Hello fellow breast cancer sufferers,
I am a professor at the Department of Microbiology, later named Biomedical and Molecular Sciences, of Queen’s University, Kingston, Ontario, Canada.
As a postdoctoral fellow at Princeton, then Harvard University, I worked on tumor viruses, the kind used as models at the time to study cancer. Later, as our techniques and knowledge evolved, like many other researchers I started studying basic cell division mechanisms, ie how the cell controls its multiplication and what goes wrong when it doesn’t and cancer, including breast cancer develops.
In 2010 I was diagnosed with breast cancer. I went through operations, chemotherapy, the works. I became a member of the board of Breast Cancer Action Kingston (BCAK) and tried to put on paper some information of interest to people living with breast cancer. It is amazing what you can do with a little bit of practical information. It helps you wipe your eyes to see the situation more clearly. This is what they call “empowerment”. It consists of knowledge of politics and policies (advocacy), combined with a few basic facts on diagnosis and treatment and mechanisms to cope with the side effects. I hope these short stories help…
If you have some information or interesting story we would love to hear from you.
Leda Raptis, Ph.D. Professor, Department of Biomedical and Molecular Sciences, Queen’s University, Kingston
January 25, 2020
* * *
This link connects to Breast Cancer Action Kingston https://www.bcakingston.ca/
I have found the site of the US group Living Beyond Breast Cancer (LBBC) very informative:
From the News Media:
June 2019 White Coat Black Art at CBC gets award.
The CBC show on the Hidden Dangers of Dense Breasts featuring members of Dense Breast Canada just won GOLD (top honours) in the health/medical category at the New York Festival Radio Awards.
Congratulations to Dr. Brian Goldman and the team at White Coat, Black Art on CBC Radio
Thank you for the special way you brought to light Michelle Di Tomaso‘s story and the devastating effects on women from withholding information about the risks of dense breasts.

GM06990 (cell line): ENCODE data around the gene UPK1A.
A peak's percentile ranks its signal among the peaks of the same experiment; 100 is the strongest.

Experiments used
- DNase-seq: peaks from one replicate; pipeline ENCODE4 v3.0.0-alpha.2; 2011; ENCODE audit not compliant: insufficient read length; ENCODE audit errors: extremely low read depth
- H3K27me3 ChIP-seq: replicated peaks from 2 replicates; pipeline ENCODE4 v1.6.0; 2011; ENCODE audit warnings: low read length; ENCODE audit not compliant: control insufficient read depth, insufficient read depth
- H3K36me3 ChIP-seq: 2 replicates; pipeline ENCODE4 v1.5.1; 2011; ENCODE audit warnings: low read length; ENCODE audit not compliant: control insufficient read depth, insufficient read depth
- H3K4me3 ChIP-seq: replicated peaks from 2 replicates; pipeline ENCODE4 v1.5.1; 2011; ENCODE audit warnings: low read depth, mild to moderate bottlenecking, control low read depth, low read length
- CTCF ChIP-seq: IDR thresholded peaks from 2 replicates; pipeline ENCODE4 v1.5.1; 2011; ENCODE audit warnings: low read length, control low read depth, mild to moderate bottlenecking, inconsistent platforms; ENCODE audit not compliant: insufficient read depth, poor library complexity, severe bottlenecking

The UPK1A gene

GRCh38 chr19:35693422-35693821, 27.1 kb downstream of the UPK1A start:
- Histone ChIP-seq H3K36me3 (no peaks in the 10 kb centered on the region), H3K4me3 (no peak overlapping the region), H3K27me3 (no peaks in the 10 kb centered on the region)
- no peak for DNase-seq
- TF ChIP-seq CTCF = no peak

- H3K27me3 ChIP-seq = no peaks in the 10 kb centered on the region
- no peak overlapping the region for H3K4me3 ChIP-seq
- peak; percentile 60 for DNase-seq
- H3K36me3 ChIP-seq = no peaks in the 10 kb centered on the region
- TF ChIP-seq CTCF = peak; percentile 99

Michelle, was absolutely incredible! Thank you for sharing all you went through with the hopes that other women would not have to go through this. Here’s the award winning show. Thank you for sharing this post! (Link immediately below)
May 23, 2019 Community Foundation of Kingston and Area Grant to BCAK.
Award recipients and members of the Community Foundation of Kingston and Area. May 23, 2019. BCAK received $14,770 to help lymphedema sufferers. Leda Raptis is in back row, second from right. Photo credit, Garrett Elliott Photography.
For most of us-breast cancers the story is shared. The lump, then surgery, chemotherapy, irradiation, hormonal therapy, depending on the case. When all treatments are finished you may think that’s it. But no! In about half the cases, lymphedema, a swelling of the arm and hand sets in. This is because lymph nodes may have been removed because they might harbor cancer cells and the lymph has nowhere to go so it pools in the arm. The biggest problem is that there is no immunity in the arm, and you are extremely sensitive to infections. A tiny scrape can cause an infection that, if left untreated, may become life-threatening.
Treatment for lymphedema is compression with special, custom-made sleeves and gloves, exercise and massage. All this costs money. The Ontario government Assistive Devices Program (ADP) covers 75% of the cost of sleeves and gloves, but the patient portion comes to over $1,000 a year. All this on top of special massage (90$/hr) and exercises, and the expense comes at a time when you have the cancer to fight…
This is where the Community Foundation of Kingston and Area (CFKA) comes in. CFKA is funding programs designed to help improve the Kingston community. BCAK applied for a grant last February and in May we were overjoyed to hear that the grant was approved! We received $14,770, enough to give financial support to a good number of sufferers who cannot afford it. We also received special prices for swimming passes at the Queen’s swimming pool at the ARC and at the RMC pool. As there is no lymphedema expert in Kingston, we will invite Dr. Anna Towers from McGill to give a talk and advice on how to fight it.
We are grateful to the Community Foundation and the Tragically Hip Community Fund and the Smart & Caring Community Fund for making all that possible. Special thanks are due to Penny Scott for the help she gave us in putting the application together. We hope that lymphedema, that once it starts lasts a lifetime, will be brought under control and people will be able to lead again happy and productive lives.
This website is intended for the general purpose of giving information to breast cancer survivors and people undergoing treatment. References are included where applicable, to ensure that the information is evidence-based. However, we cannot guarantee that the information is error-free or complete. The information is not intended to be a substitute for medical advice from a doctor. For answers to specific health-related questions, please consult your doctor. We do not have any financial or other interests with products or services mentioned in this site.